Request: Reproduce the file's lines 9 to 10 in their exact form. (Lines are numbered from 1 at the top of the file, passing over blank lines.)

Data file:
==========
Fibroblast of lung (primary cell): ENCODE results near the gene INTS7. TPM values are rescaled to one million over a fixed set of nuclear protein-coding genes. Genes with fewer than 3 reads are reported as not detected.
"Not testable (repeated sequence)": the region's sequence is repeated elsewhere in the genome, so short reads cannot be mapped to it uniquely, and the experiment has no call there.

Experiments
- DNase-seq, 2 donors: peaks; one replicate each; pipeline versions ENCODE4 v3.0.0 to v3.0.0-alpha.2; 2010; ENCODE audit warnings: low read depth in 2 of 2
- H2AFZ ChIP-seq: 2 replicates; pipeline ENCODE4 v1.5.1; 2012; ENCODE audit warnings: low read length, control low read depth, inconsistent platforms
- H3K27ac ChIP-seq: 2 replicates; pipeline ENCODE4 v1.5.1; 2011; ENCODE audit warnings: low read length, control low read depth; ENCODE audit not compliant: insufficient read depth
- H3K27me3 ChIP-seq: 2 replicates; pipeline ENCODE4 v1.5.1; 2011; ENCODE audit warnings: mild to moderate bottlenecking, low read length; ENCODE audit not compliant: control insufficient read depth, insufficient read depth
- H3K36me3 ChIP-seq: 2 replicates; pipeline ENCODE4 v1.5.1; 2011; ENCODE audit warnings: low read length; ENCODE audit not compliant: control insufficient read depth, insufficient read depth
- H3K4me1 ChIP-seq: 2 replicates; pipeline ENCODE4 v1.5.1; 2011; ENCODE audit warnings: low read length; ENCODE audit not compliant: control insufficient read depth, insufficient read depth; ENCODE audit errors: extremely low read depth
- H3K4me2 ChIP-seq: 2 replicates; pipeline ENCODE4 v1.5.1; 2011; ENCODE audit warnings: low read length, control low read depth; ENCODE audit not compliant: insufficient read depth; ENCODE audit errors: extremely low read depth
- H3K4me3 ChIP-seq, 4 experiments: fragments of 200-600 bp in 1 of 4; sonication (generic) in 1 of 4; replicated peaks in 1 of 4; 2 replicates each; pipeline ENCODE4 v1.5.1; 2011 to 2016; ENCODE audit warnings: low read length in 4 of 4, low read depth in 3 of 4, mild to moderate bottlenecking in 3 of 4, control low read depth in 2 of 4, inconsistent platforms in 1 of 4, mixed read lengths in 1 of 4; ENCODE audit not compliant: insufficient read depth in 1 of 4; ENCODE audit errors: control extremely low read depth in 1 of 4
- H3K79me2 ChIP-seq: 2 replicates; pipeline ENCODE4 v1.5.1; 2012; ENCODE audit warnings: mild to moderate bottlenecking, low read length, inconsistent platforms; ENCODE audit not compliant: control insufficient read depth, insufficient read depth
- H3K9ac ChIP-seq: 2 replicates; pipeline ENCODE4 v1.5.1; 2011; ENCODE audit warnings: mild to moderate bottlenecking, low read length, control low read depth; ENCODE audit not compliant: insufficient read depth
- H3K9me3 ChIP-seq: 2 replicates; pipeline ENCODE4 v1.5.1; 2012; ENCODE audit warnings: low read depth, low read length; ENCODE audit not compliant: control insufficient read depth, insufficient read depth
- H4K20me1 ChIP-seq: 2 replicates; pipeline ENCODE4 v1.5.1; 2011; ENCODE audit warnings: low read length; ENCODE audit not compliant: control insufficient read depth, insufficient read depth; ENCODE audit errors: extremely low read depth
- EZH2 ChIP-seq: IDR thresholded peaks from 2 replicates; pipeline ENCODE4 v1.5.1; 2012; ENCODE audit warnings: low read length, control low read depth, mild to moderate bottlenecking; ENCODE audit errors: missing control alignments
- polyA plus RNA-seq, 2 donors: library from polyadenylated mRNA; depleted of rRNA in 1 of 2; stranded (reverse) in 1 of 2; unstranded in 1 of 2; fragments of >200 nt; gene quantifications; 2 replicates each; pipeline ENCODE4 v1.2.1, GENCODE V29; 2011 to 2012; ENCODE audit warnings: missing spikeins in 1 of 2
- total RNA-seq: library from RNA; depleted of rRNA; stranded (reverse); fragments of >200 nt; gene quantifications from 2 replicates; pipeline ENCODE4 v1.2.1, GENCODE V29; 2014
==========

- H3K4me1 ChIP-seq: 2 replicates; pipeline ENCODE4 v1.5.1; 2011; ENCODE audit warnings: low read length; ENCODE audit not compliant: control insufficient read depth, insufficient read depth; ENCODE audit errors: extremely low read depth
- H3K4me2 ChIP-seq: 2 replicates; pipeline ENCODE4 v1.5.1; 2011; ENCODE audit warnings: low read length, control low read depth; ENCODE audit not compliant: insufficient read depth; ENCODE audit errors: extremely low read depth